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    I've downvoted this. Showing your work is a requirement on this site. This answer is little more than a personal opinion. – user2910 Jul 30 '18 at 14:38
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Does this mean every single plant belongs to each individual person to grow and consume as we please ?

No. Because, through sin, death entered the world. Notice that the following verse reads :

Genesis 1:30 And to every beast of the earth, and to every fowl of the air, and to every thing that creepeth upon the earth, wherein there is life, I have given every green herb for meat: and it was so.

Obviously, we do not live in a paradisaical utopia anymore, wherein all animals are herbivores. Their once-benign nature became altered; and so did that of the plants, many of which are now harmful.


Genesis 9:2-3 And the fear of you and the dread of you shall be upon every beast of the earth, and upon every fowl of the air, upon all that moveth upon the earth, and upon all the fishes of the sea; into your hand are they delivered. Every moving thing that liveth shall be meat for you; even as the green herb have I given you all things [ mentioned above ].

Hint : Notice something missing from before the expression the green herb ?


Does this mean every single plant, including poisonous, medicinal, and psychedelic herbs, belongs to each individual person to grow and consume as we please ?

Only to the extent to which they contain seeds (i.e., fruits and vegetables) :

Genesis 1:29 And God said : Behold, I have given you every herb bearing seed, which is upon the face of all the earth, and every tree, in the which is the fruit of a tree yielding seed; to you it shall be for meat.

Grass and leaves don't exactly contain seeds within themselves; indeed, the latter seem to have been given only to animals, since humans don't exactly walk on all fours, chewing greenery, as beasts usually do :

Genesis 1:30 And to every beast of the earth, and to every fowl of the air, and to every thing that creepeth upon the earth, wherein there is life, I have given every green herb for meat: and it was so.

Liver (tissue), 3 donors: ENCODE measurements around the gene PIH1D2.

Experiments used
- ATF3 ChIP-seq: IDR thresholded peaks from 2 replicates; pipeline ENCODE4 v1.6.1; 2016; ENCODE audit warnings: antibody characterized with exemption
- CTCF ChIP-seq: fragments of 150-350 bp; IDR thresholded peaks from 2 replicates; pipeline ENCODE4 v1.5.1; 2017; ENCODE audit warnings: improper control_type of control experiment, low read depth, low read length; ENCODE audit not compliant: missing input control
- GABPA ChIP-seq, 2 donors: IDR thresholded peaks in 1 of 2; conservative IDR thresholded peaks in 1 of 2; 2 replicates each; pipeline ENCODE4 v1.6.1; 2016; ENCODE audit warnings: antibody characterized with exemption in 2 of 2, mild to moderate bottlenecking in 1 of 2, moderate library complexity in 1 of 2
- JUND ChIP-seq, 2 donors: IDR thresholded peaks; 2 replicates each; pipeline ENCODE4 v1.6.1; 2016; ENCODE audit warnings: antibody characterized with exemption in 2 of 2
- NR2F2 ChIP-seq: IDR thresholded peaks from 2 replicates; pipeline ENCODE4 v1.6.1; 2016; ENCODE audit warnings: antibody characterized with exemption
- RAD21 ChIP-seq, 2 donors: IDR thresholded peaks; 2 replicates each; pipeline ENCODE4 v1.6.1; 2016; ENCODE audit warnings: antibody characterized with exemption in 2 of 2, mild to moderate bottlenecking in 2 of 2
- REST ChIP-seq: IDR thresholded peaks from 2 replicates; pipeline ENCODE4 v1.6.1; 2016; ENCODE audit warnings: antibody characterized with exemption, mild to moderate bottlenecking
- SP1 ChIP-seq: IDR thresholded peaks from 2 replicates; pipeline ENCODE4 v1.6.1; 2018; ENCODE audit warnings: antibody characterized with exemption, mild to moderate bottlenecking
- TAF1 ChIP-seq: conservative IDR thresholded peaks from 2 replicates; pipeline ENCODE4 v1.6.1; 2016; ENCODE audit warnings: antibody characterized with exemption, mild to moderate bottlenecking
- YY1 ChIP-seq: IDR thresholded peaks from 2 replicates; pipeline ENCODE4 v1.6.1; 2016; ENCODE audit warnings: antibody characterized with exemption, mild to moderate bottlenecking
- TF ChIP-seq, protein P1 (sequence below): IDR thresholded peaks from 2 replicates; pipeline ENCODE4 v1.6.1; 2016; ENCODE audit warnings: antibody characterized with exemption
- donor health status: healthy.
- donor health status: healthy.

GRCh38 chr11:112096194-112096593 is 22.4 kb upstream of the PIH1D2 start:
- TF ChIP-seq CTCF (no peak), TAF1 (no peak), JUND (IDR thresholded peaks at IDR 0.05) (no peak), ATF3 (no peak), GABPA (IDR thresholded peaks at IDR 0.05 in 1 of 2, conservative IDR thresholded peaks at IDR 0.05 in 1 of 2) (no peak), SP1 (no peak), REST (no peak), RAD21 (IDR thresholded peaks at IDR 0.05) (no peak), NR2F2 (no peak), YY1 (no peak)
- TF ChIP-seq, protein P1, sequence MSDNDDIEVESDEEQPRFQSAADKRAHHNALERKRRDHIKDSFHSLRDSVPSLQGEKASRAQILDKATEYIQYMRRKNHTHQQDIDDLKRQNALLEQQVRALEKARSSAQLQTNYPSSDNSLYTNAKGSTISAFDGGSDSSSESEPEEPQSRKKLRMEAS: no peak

After Noah's Flood, the list of Genesis 1:29 is extended to include all animals, and certain herbs :

Genesis 9:2-3 And the fear of you and the dread of you shall be upon every beast of the earth, and upon every fowl of the air, upon all that moveth upon the earth, and upon all the fishes of the sea; into your hand are they delivered. Every moving thing that liveth shall be meat for you; even as the green herb have I given you all things.

Again, humans don't exactly eat grass, so, as I've already pointed out above, the absence of the words all and every before the phrase the green herb may not be completely coincidental.

  • Thanks for the answer, but this seems to ignore Genesis 9:3, in which God reinstates (after the so-called fall of man) that every green herb belongs to Noah- even though Genesis 1:29 wasn’t spoken to Noah. – Cannabijoy Jul 30 '18 at 13:05
  • @anonymouswho: Better now ? – Lucian Jul 30 '18 at 20:37
  • I’m not sure. Do you mean the dietary laws are missing? – Cannabijoy Jul 30 '18 at 21:45
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    +1 For these interesting thoughts. Could it be that none of the plants were poisonous in the beginning, before the Fall of Man? That would perhaps explain why Genesis 1:30 says "every green herb" but Genesis 9:3 omits the word "every." It seems that St. Basil the Great (see paragraph 4 of newadvent.org/fathers/32015.htm), however, disagreed with this interpretation, but thought that God even created noxious plants on Day 3. – Pascal's Wager Jul 30 '18 at 22:46
  • @anonymouswho: The words all and every are missing before the expression green herbs in Genesis 9:2-3, despite being present everywhere else, not just there, but in Genesis 1:29-30 as well. – Lucian Jul 30 '18 at 23:05